The phrase ‘keeping up with the Joneses’ is a popular one. The phrase most likely came from the lifestyle of New York socialite Elizabeth Schermerhorn Jones who was a vivid part of the New York scene during the 1800s (Jones’s crumbling mansion just sold for $120,000, by the way). The home was so lavish that neighbors tried to build bigger homes just to ‘keep up.’
Many of those homes didn’t survive the Great Depression - likely because repairing these homes was costly and most of those people lived far beyond their means! It’s an interesting story. It’s also one that we can learn a lot from.
Why We Do It
Psychologists and even financial experts refer to the need to ‘keep up’ as ‘conspicuous consumption’. The term was coined in the 1800s by a Norwegian-American economist Thorstein Veblen. Veblen coined the term after observing the newly rich - and the lengths they’d go to in order to appear rich (even if it meant that they had no money saved and lived beyond their means).
Living The Lux Life Today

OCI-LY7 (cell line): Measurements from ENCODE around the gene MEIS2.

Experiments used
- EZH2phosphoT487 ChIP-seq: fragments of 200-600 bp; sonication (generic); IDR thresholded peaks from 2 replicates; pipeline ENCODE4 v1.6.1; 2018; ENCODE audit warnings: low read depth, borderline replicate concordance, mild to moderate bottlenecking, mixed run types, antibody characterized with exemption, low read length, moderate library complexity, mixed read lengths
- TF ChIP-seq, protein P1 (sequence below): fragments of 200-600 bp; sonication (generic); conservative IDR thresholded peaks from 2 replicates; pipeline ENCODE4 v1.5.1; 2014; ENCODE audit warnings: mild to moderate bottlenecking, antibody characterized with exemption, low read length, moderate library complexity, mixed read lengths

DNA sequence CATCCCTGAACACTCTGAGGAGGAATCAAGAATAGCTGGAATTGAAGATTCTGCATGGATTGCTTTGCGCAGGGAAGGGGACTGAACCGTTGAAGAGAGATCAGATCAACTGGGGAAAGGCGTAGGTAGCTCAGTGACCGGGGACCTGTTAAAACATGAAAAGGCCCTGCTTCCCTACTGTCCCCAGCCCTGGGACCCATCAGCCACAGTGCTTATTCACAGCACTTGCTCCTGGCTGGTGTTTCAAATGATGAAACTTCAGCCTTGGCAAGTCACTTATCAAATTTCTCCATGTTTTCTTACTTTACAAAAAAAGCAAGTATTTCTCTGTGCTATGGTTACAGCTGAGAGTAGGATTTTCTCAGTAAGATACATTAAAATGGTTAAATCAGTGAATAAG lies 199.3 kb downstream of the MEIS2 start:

The 1800s have come and gone, but many of us still try to live up to a wealthy image. An image that is mostly created and pushed by marketers (makes sense, right? Marketers want us to buy things, so they create a lifestyle that looks envious). Sure, there are some people in the world living lavishly with bank accounts stuffed to the brim with dollars -- but, in fact, most wealthy people simply do not spend their money like water.
Need proof? Here’s an interesting article from The Atlantic about the money-saving habits of the super rich. So if the rich are saving and not spending, who are we keeping up with, exactly? Isn’t that an interesting question? It’s also one that doesn’t have an immediate answer.
It seems that we are keeping up with an image. One pushed and portrayed by the media. Or we’re keeping up with a socialite family from the 1800s that no longer exists. Or maybe we just want to impress the neighbors? Everyone probably has a different answer, but living beyond your means for the sake of appearances will hurt you in the end.
Just ask the millions of people with massive credit card debt. Credit card debt is, by the way, at an all-time high. Or you could ask the millions more with student loan debt. Or maybe we can consider all the millions with both credit card and student loan debt - that are still being approved for massive home loans. It just doesn’t add up. Something’s got to give.